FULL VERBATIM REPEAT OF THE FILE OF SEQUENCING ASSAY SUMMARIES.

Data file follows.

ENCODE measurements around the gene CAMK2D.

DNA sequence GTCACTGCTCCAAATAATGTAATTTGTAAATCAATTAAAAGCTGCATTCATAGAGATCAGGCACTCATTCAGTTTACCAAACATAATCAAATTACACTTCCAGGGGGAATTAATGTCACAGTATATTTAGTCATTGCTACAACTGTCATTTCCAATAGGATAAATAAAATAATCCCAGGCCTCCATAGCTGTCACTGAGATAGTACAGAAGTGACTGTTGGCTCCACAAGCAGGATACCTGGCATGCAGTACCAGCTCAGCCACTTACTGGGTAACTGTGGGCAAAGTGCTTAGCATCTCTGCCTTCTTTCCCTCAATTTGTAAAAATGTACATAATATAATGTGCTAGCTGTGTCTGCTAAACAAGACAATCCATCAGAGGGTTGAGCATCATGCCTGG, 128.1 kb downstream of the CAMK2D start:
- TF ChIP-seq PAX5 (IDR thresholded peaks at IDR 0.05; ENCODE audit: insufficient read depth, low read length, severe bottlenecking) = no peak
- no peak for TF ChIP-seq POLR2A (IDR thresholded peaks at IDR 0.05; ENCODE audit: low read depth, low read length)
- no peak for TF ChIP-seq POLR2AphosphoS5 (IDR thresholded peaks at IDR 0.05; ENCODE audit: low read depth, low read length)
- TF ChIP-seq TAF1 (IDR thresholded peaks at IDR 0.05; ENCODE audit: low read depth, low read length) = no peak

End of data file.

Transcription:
ENCODE measurements around the gene CAMK2D.

DNA sequence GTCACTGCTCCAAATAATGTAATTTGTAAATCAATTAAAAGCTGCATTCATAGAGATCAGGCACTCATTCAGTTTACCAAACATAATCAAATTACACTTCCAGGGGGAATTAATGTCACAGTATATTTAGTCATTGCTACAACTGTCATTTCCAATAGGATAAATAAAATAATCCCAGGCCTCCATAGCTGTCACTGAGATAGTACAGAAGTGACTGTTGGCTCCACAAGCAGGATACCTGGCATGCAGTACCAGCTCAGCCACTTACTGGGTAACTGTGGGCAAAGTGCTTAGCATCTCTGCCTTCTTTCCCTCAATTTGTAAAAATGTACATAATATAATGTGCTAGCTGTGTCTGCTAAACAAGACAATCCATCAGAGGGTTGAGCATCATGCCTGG, 128.1 kb downstream of the CAMK2D start:
- TF ChIP-seq PAX5 (IDR thresholded peaks at IDR 0.05; ENCODE audit: insufficient read depth, low read length, severe bottlenecking) = no peak
- no peak for TF ChIP-seq POLR2A (IDR thresholded peaks at IDR 0.05; ENCODE audit: low read depth, low read length)
- no peak for TF ChIP-seq POLR2AphosphoS5 (IDR thresholded peaks at IDR 0.05; ENCODE audit: low read depth, low read length)
- TF ChIP-seq TAF1 (IDR thresholded peaks at IDR 0.05; ENCODE audit: low read depth, low read length) = no peak